2015-04-14
2015-01-1566
This paper presents a tire slip-angle based speed control race driver model. In developing a chassis control system for enhancement of high-speed driving performance, analysis of the vehicle-driver interaction at limit handling is one of the main research issues. Thus, a driver model which represents driving characteristics in a racing situation is required to develop a chassis control system. Since a race driver drives a vehicle as fast as possible on a given racing line without losing control, the proposed driver model is developed to ensure a lateral stability. In racing situation, one of the reasons which cause the lateral instabilities is an excessive corner-entry speed. The lateral instability in that moment is hard to handle with only a steering control. To guarantee the lateral stability of the vehicle while maximizing a cornering speed, a desired speed is determined to retain a tire slip-angle that maximizes lateral tire forces without front tire saturation.
Journal Article

Integrated Chassis Control for Enhancement of High Speed Cornering Performance

2015-04-14
2015-01-1568
This paper describes an Integrated Chassis Control (ICC) strategy for improving high speed cornering performance by integration of Electronics Stability Control (ESC), Four Wheel Drive (4WD), and Active Roll Control System (ARS). In this study, an analysis of various chassis modules was conducted to prove the control strategies at the limits of handling. The analysis is focused to maximize the longitudinal velocity for minimum lap time and ensure the vehicle lateral stability in cornering. The proposed Integrated Chassis Control algorithm consists of a supervisor, vehicle motion control algorithms, and a coordinator. The supervisor monitors the vehicle status and determines desired vehicle motions such as a desired yaw rate, longitudinal acceleration and desired roll motion. The target longitudinal acceleration is determined based on the driver's intention and vehicle current state to ensure the vehicle lateral stability in high speed maneuvering.
Journal Article

Design and Evaluation of Emergency Driving Support Using Motor Driven Power Steering and Differential Braking on a Virtual Test Track

2013-04-08
2013-01-0726
This paper presents the design and evaluation of an emergency driving support (EDS) algorithm. The control objective is to assist driver's collision avoidance maneuver to overcome a hazardous situation. To support driver, electrically controllable chassis components such as motor driven power steering (MDPS) and differential braking and surrounding sensor systems such as radar and camera are used. The EDS algorithm is designed for 3 parts: monitoring, decision, and control. The proposed EDS algorithm recognizes a collision danger using minimum lateral acceleration to avoid collision and time-to-collision (TTC) and driver's intention using sensor systems. The control mode is determined using the indices from monitoring process and the collision avoidance trajectory is derived with trapezoidal acceleration profile (TAP).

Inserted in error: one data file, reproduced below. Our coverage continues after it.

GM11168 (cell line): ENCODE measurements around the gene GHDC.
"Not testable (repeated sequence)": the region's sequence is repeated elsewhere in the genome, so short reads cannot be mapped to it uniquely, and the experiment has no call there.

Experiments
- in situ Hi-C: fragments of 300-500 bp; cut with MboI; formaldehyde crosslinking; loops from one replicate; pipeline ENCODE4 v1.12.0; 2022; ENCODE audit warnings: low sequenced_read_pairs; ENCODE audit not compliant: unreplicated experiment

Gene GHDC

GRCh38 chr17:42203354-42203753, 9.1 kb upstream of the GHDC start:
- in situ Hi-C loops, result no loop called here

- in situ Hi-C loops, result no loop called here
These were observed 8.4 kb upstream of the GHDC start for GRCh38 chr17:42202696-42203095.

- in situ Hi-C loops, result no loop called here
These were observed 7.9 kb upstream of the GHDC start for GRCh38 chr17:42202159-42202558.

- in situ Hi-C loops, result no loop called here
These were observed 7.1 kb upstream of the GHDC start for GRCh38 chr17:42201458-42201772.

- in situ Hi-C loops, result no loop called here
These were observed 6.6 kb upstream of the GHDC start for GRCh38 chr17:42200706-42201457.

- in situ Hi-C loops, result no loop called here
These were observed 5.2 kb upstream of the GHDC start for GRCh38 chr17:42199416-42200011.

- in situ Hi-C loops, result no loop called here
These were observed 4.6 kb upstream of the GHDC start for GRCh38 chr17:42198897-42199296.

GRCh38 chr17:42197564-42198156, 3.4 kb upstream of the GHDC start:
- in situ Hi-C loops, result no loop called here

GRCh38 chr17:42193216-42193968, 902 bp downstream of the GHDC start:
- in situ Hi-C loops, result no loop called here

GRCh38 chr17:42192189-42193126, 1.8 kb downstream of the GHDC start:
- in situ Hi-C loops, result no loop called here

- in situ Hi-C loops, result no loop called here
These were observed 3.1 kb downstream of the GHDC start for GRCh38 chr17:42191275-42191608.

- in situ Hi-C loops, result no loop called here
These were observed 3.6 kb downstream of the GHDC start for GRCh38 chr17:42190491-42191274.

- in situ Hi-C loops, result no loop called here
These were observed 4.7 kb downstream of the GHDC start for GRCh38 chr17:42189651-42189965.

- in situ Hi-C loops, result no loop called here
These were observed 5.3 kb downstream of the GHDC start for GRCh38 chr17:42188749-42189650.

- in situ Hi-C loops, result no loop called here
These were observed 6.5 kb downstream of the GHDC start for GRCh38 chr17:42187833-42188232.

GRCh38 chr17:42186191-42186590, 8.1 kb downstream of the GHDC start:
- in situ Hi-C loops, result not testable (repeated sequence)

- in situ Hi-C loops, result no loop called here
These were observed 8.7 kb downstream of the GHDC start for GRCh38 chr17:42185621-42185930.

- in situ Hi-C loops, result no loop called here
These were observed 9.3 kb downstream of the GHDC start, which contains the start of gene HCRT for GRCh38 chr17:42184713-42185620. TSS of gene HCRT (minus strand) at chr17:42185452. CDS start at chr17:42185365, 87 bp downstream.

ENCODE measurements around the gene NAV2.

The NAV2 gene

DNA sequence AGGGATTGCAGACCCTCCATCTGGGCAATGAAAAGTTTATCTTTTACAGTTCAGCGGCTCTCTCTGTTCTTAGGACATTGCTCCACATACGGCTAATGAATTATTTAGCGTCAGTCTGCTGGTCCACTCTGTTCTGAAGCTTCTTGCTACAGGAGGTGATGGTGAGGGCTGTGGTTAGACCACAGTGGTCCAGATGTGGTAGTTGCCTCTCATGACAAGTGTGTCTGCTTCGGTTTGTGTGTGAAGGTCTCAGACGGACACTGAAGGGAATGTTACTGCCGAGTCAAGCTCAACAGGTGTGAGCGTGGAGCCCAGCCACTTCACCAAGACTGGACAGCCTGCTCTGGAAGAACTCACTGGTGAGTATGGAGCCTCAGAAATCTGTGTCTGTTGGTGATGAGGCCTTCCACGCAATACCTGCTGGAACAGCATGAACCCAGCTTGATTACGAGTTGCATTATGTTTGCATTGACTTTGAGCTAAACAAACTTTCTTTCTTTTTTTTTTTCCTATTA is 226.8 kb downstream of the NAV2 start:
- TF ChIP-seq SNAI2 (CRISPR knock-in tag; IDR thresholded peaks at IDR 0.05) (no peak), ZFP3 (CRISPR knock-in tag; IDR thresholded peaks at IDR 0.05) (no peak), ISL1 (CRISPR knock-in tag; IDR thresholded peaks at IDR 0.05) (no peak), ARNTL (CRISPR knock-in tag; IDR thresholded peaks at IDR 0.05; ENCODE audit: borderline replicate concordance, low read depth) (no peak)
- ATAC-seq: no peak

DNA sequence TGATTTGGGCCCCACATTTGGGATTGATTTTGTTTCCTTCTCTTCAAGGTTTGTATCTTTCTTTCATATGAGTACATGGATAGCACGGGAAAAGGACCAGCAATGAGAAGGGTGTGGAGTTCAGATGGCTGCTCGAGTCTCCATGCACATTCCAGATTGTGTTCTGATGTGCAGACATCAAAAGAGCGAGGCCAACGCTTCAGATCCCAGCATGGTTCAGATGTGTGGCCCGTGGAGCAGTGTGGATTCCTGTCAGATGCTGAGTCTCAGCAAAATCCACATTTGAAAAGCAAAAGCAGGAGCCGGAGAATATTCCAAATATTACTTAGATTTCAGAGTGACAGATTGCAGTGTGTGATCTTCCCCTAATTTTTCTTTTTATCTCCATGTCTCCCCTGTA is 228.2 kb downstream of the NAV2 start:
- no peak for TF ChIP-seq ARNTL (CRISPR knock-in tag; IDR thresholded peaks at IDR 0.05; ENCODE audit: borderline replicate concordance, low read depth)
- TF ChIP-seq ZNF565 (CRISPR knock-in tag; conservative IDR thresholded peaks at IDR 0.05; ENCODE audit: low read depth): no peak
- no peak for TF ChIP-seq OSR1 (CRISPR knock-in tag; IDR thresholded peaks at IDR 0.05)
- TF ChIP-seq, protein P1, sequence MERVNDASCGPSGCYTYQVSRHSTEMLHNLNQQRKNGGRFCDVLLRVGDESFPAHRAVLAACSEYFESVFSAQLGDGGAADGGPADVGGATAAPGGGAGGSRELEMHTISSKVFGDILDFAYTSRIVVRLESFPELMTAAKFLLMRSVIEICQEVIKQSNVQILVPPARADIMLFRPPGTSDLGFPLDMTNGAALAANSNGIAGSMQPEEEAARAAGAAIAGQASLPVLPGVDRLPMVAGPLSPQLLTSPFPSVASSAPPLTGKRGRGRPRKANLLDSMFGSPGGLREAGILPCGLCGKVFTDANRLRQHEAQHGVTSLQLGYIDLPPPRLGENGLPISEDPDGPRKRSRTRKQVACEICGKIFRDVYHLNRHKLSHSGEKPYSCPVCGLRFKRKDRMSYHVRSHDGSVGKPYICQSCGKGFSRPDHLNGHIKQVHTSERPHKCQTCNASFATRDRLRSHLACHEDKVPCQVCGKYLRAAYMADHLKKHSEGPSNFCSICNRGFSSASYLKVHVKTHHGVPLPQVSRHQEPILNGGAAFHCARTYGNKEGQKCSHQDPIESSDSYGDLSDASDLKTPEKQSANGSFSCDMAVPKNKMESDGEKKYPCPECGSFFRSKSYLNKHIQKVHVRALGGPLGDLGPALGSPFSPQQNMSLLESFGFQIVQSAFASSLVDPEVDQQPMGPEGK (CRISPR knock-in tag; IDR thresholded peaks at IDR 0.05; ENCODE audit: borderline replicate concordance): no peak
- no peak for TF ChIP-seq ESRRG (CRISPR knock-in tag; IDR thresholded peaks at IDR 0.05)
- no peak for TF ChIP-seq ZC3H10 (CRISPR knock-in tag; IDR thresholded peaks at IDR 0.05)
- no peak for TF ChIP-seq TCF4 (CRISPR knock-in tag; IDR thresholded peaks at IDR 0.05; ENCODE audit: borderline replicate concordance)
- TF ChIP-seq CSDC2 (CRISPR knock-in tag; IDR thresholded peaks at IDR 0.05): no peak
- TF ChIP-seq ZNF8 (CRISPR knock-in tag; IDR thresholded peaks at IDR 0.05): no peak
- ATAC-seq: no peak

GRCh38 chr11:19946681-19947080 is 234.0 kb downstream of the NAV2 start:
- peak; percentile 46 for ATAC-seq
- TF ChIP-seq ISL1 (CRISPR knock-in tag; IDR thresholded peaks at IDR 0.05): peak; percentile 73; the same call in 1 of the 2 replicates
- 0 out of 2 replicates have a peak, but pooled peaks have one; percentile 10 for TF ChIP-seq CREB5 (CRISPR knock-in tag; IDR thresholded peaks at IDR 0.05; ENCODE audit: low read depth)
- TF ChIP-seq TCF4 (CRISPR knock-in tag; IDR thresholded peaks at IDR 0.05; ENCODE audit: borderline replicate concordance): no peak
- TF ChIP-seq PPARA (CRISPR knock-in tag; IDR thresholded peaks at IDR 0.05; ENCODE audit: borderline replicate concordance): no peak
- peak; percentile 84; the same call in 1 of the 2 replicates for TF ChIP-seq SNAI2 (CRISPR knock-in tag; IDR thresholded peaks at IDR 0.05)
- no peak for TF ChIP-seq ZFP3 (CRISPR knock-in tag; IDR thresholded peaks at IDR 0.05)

Technical Paper

Development of a Motor Torque Distribution Strategy of Six-wheel-Driven Electric Vehicles for Optimized Energy Consumption

2013-04-08
2013-01-1746
This paper describes a driving motor torque distribution strategy of six-wheel-driven electric vehicles for optimized energy consumption. In this research, this strategy minimizes motoring power consumption and maximizes regenerative braking power under given required power condition. The torque distribution controller consists of total required motor torque calculation part, upper and optimal torque calculation part, lower level controller. The upper level controller determines total required torque of vehicle. And the torque is determined by acceleration pedal input of driver and vehicle velocity. The lower level controller calculates energy consumption in given condition and distributes motor torque to driving motor minimizing energy consumption. In distributing optimal motor torque, it is important to get accurate characteristics of driving motor and performance constraint.
Technical Paper

Development of Wheel Loader Dynamic Simulation Model

2013-04-08
2013-01-1194
This paper presents a 3D dynamic simulation model of a wheel loader. The objective of development of the wheel loader dynamic simulation model is to investigate power flow under both working and driving conditions. The wheel loader dynamic simulation model consists of 3 parts: Vehicle mechanical powertrain module, Hydraulic modules for working and steering, and Vehicle dynamic module. Vehicle powertrain module consists of engine, torque converter and transmission. Hydraulic modules consist of pump, valve, cylinder and attachments. In this paper, hydraulic powertrain is managed only for steering system because this paper has been focused on dynamic analysis of mechanical powertrain and vehicle. Front and rear bodies are connected by pin in the center of steering system. Action/reaction forces and moments applied to the pin are calculated by solving front/rear dynamic simultaneous equations.